Domain negotiations done right – from $20k opening offer to $150,000 sale

When it comes to selling domain names, many investors assume that the opening offer a potential buyer makes is within striking distance of their actual budget. Most domain investors that sell in the six-figure range know this isn’t the case, and they use that to their advantage to turn smaller offers into bigger deals.

Today one of the top rising stars in the domain investing world, Bar who goes by @ppcbz on Twitter shared his first six-figure sales, and using Wall Street Bets lingo to share how he did it.

I’ve actually heard of this counter being used successful in the past, i.e. the “add a zero” response. While most of the time it will scare buyers away, when it doesn’t, you can watch a $20,000 offer turn into an $150,000 sale like Bar did.

While this is Bar’s first six-figure sale, I think it’s safe to say this is only the beginning as Bar has a pretty exceptional portfolio of .IO domains and well, .IO domains are a hot commodity these days.

I reached out to Bar privately to ask if he could share any more insights about the sale and he let me know that he used a regular Cardd.co lander with a simple info@[domain name] email address listed as the contact.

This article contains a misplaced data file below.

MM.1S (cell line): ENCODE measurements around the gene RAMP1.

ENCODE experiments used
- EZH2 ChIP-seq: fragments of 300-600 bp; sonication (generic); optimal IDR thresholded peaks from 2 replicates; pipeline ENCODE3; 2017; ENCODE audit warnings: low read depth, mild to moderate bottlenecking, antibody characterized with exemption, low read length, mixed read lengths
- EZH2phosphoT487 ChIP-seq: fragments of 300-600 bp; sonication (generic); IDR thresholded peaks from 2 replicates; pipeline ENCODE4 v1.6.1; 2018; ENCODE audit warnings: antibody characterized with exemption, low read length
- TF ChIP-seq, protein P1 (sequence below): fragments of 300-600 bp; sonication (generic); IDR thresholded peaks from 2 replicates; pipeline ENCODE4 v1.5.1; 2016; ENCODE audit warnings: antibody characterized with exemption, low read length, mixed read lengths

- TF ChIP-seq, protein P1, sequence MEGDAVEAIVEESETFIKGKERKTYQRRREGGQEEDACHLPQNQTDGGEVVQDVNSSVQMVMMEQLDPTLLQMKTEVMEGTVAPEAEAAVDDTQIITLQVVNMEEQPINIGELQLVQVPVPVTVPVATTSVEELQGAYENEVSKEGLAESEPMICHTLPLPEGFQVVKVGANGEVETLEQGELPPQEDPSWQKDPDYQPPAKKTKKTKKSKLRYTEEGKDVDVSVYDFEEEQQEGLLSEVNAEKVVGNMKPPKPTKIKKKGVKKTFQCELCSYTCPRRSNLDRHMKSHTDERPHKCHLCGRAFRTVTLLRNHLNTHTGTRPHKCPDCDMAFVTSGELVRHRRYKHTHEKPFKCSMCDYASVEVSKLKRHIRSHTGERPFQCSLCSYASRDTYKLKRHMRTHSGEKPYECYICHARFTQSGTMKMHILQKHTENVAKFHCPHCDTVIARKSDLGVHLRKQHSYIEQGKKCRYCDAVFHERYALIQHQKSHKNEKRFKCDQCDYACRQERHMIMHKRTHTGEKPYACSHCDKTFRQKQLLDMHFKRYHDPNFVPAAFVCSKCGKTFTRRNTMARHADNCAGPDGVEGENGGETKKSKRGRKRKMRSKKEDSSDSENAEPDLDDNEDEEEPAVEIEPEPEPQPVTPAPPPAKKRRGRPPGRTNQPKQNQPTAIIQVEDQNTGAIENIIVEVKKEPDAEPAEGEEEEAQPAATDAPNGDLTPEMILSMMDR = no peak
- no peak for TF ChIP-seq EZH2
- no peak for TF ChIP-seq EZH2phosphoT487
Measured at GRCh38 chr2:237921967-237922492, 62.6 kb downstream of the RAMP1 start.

Carrd.co

Pretty simple setup but one that I think we’re going to see continue to gain popularity as domain investors try to move from an overly sales-focused landing page to a more streamlined/barebones approach. I haven’t personally experimented with Cardd.co myself but it’s safe to say Im going to now.

Cardd.co pricing

Of course I know you’d probably want to know the pricing, which is somewhat hidden on the Cardd.co site so I added a screenshot here. As you can see, Cardd.co probably isn’t a solution for thousands of domains but for $49/year for 25 sites it feels like a no-brainer to me for 25 sites.

Now I just need some advice from Bar on best practices…so Bar, safe to say we have a little Zoom HH in the near-future, I’ll buy the beer 🍻

{ 1 comment… add one }

  • Gregg P. April 21, 2021, 4:08 am

    Don’t confuse luck for skills.

    Reply

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